Saturday, September 15, 2012

How Facebook Can Track Your Web Browser History

Facebook is a little bit public and nobody knows of what is going on as we use our accounts, right? Even a privacy settings cannot guarantee anything for our safety because as a simple user, they have the right to keep track of what we are doing through a background services. There are hundreds and even thousands of web browsing safety tips but each of it is just a conventional stuff to consider nowadays. Issues and rumors about their controversial cookies can really make our private activity available on their servers even far from our computers.

Facebook Web Browsing History

Furthermore, tracking of online activities is very common for Windows, Macintosh, Android, iOS, as well in every handheld devices. Browsers are giving us a chance to look back from what we are visiting and that maybe the reason why we are also sharing our resources with them. Tracking an IP address is quite easy for some websites to return even our computer names back on their servers.

Private browsing in Facebook becomes a serious issue because according to our source, they are sending us a "datr" cookie which can really invoke some of our private details. We can hardly believe it before because we are ignorance of this file added to any browsing history folders in any computers. But when someone revealed a few exceptions in Windows firewall, it is clear that they are really hiding something that can expose our activity.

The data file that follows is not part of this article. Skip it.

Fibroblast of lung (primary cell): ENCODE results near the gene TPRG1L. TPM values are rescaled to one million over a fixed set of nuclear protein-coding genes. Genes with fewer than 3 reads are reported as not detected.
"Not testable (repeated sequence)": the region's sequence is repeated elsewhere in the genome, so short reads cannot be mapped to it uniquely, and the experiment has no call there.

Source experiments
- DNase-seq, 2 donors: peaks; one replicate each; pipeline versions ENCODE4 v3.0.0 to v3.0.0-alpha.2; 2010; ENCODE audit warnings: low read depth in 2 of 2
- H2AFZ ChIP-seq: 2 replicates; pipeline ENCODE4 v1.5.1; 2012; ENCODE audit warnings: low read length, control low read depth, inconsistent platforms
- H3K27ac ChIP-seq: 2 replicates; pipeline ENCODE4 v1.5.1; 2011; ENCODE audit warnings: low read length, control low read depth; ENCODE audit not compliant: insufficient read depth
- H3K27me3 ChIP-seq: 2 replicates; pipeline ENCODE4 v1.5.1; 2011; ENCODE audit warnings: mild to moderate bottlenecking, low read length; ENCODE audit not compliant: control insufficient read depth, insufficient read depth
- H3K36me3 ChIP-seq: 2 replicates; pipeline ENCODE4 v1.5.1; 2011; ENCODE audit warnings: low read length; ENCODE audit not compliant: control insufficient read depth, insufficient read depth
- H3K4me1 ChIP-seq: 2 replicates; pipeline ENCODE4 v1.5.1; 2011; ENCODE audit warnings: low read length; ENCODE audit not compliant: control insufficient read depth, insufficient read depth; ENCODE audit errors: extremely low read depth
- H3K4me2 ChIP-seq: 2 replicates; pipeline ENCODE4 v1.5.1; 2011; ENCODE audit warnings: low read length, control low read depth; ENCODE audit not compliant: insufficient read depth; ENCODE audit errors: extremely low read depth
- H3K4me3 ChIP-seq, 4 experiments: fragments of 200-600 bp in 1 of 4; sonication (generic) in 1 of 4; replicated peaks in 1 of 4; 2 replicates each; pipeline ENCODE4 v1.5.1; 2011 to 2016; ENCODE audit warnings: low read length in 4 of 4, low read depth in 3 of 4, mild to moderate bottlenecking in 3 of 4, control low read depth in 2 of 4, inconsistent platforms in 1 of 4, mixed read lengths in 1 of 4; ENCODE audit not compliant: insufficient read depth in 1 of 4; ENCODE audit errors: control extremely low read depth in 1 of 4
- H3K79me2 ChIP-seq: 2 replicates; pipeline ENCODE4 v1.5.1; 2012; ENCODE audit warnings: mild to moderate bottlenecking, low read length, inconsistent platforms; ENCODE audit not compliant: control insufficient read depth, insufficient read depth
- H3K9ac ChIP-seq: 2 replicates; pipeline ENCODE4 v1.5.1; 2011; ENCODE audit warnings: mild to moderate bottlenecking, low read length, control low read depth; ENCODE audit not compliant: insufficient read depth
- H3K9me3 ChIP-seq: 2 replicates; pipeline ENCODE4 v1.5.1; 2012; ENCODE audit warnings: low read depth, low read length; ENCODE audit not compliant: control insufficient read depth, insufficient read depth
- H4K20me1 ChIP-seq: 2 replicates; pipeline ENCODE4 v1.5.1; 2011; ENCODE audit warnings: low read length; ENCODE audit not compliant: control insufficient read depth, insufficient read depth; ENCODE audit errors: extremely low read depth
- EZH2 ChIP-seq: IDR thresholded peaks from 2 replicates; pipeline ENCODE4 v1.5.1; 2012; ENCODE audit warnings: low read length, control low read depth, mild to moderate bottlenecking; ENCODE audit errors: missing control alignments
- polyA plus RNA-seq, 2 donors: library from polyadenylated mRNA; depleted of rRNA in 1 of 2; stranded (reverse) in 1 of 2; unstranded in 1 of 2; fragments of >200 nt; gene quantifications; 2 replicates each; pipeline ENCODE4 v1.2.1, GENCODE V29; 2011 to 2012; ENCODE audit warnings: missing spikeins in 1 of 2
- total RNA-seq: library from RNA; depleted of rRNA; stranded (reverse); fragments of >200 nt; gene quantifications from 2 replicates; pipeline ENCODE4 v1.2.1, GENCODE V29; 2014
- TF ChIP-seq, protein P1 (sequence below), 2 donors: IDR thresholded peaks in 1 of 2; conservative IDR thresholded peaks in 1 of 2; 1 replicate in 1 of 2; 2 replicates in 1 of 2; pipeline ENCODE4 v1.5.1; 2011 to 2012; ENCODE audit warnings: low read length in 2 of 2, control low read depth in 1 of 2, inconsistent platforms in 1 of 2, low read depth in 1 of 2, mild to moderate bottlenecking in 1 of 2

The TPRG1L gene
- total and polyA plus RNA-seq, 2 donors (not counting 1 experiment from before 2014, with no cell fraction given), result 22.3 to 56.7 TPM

We cannot share that few tips on how to configure your computers just to avoid sending your details on their servers. That cookie is responsible in making our web browsing history as well activities in our computers. Machines can be tracked by any other of these way of returning our hidden information back to our every requests of page.

Hope this issue could reached the attention of law makers that can disallow Facebook to track our activities aside from their own website. There is no safe browser and we cannot totally say that Google Chrome, Safari, Internet Explorer, and Mozilla Firefox can answer some of our concerns.

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